My experience as a government school teacher can confirm Mr. Rappoport’s claims in his article. Remember the kid who pointed a pizza chewed into the shape of a gun at lunch? It gets worse.
By Jon Rappoport
February 6, 2013
In the latest episode of Ban Fake Guns, we have a boy suspended from school in Florence, Arizona, for carrying, yes, a picture of a gun on his computer. Screen saver. This is surely a sign of complete mental breakdown by school officials. And yet one more reason to home school.
Steve Watson, writing at infowars, runs down the recent litany of fake gun crimes at schools across America, resulting in student suspensions, suspension hearings, and actual school lockdowns:
Transparent toy gun. South Carolina.
Gun built from lego bricks. Massachusetts.
Two kids talking about a nerf gun. New York.
An actual nerf gun. New York.
A pink bubble gun. Pennsylvania.
A paper gun. Pennsylvania.
Pointing a finger and saying “pow.” Maryland.
Playing cops and robbers with fingers. Maryland.
Making a gun “hand gesture.” Oklahoma.
Should we assume that because cops and school officials can’t stop real crimes, they’re settling for stopping fake crimes.
Can you hear the typical response to these school suspensions and lockdowns? “Well, everybody in the community is on edge these days, after Sandy Hook.”
That remark garners a “Mmm, well, sure.”
Then, the follow-up: “It’s unfortunate that school officials and police MAY HAVE overreacted. Suspension from school is PROBABLY too much. These kids need some form of LESSER DISCIPLINE, and, of course, EDUCATION about the dangers of guns.”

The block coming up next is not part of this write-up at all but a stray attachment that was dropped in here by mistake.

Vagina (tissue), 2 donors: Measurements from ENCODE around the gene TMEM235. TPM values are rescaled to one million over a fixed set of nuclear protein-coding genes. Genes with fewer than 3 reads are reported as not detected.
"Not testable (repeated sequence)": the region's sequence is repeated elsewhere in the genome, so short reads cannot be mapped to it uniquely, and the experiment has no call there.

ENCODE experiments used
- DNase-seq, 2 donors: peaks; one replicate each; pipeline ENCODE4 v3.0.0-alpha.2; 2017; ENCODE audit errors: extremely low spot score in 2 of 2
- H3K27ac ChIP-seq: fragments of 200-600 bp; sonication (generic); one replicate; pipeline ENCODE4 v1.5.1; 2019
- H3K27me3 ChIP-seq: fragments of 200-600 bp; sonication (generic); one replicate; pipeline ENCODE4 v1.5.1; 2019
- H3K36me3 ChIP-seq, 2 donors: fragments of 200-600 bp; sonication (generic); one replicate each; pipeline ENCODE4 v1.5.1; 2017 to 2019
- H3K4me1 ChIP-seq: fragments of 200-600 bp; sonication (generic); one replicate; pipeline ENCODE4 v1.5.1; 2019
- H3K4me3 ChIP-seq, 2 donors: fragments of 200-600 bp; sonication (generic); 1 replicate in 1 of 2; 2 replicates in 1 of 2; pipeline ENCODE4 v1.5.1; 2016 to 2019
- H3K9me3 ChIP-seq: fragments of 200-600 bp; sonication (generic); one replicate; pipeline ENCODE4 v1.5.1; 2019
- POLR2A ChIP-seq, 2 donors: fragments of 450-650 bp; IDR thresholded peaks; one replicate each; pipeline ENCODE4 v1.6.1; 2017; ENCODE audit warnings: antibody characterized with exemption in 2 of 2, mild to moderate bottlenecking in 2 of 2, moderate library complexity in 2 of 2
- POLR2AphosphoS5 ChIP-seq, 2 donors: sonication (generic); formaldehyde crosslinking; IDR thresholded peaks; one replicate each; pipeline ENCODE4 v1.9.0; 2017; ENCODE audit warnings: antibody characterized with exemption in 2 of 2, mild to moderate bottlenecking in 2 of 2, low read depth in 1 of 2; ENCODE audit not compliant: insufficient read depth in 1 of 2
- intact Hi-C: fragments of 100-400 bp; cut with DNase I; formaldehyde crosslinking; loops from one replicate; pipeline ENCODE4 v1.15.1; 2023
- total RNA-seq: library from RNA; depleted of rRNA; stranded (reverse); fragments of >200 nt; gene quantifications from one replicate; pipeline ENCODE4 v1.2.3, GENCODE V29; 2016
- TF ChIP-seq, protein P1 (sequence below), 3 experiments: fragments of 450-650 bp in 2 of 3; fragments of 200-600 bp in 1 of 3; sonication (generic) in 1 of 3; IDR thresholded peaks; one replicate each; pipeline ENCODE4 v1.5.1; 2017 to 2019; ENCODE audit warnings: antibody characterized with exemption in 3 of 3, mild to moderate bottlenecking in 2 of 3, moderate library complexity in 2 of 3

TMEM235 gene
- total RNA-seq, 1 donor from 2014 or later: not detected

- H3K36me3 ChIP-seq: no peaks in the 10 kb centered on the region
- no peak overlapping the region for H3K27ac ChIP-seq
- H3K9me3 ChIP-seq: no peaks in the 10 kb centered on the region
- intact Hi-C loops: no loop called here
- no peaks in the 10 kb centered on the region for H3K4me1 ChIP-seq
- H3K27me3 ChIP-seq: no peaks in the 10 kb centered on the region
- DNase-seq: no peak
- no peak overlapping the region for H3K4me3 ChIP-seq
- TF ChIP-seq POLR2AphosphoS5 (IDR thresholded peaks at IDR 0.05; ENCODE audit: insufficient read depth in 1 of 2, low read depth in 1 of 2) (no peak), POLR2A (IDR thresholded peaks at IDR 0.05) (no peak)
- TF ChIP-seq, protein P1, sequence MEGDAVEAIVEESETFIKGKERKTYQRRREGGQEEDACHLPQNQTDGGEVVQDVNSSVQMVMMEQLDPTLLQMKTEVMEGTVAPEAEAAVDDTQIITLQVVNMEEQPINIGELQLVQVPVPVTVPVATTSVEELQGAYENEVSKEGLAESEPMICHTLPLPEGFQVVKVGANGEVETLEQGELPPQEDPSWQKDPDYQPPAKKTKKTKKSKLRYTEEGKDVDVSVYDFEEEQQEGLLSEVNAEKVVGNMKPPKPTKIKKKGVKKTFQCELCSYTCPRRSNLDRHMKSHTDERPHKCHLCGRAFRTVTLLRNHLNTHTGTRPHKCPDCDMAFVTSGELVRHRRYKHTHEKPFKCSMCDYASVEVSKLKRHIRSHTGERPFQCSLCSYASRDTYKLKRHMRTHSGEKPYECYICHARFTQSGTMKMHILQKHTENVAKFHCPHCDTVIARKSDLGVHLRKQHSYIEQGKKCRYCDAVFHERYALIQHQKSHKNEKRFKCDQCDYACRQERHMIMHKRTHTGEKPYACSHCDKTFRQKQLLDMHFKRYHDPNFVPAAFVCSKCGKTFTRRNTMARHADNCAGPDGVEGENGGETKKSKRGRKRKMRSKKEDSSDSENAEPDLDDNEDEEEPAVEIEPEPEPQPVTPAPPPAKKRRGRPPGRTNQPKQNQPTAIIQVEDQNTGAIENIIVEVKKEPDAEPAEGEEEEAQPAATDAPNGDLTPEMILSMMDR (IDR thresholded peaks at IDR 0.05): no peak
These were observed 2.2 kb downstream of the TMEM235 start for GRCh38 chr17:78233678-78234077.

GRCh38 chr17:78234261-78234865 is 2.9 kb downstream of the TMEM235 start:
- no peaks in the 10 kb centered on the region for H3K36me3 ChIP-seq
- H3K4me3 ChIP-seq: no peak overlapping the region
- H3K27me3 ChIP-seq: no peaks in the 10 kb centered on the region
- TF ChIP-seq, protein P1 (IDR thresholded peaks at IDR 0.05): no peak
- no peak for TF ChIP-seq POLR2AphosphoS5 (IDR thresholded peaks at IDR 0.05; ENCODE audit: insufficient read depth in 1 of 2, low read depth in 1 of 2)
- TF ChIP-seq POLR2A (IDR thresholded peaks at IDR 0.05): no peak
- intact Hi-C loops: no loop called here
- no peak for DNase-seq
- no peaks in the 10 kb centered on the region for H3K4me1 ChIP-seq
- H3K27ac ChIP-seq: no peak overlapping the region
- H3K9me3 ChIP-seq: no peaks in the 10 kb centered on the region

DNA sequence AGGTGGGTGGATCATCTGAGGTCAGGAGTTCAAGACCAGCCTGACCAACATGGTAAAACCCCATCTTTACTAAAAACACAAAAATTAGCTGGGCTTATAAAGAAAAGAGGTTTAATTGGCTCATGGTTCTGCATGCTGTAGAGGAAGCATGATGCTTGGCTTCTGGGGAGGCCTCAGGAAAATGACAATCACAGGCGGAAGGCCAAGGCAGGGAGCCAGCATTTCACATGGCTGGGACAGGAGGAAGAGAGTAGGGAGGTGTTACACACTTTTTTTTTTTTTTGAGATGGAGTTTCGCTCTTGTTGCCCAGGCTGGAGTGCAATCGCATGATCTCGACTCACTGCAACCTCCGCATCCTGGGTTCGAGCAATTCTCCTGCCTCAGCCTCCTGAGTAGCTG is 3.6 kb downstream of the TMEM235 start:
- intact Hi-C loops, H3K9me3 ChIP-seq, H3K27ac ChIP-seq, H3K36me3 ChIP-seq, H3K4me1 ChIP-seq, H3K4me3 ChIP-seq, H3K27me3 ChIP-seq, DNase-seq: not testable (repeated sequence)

And there you have it. It’s a sleight-of-hand trick. Go completely overboard with an officially certified insane action (suspension, lockdown), and people will ask for something slightly less insane instead.
“Well, shooting old Bob in the leg and blowing up his car because he was sitting on his back porch cleaning his rifle was probably a bit much. A few days in jail would have taught him the right lesson.”
In schools, the slightly less insane (but still quite insane) solution to fake guns might go something like this:
“Today, class, we’re going to learn about how dangerous it is to have a picture of a gun.”
“You see, Jimmy, when you build a gun out of lego, you think it’s all right because you don’t know any better. But some other child might be terrified when she sees the gun. And that’s why we’re here. To protect everybody from bad feelings.”
Jimmy scratches his five-year-old head and wonders what world he was born into. He’s just been introduced to “greatest good for the greatest number,” “you have no freedom,” and “least bad for the lowest number,” all in five seconds.
What we’re seeing here is a mandate to change the culture. Teach these kids that any reference to, symbol of, or thought about guns is wrong.
Welcome to operant conditioning.
These fake-gun busts are really about thought crimes.
We recently saw that with the passage of a New York State gun law. It requires psychiatrists to signal the police when they have a patient who may be “a danger to himself or others.” The patient is thereafter banned from owning a gun.
Any patient, any person has had thoughts of violence. Any psychiatrist can tease such thoughts out of a patient. And that can be sufficient to make a report to the police.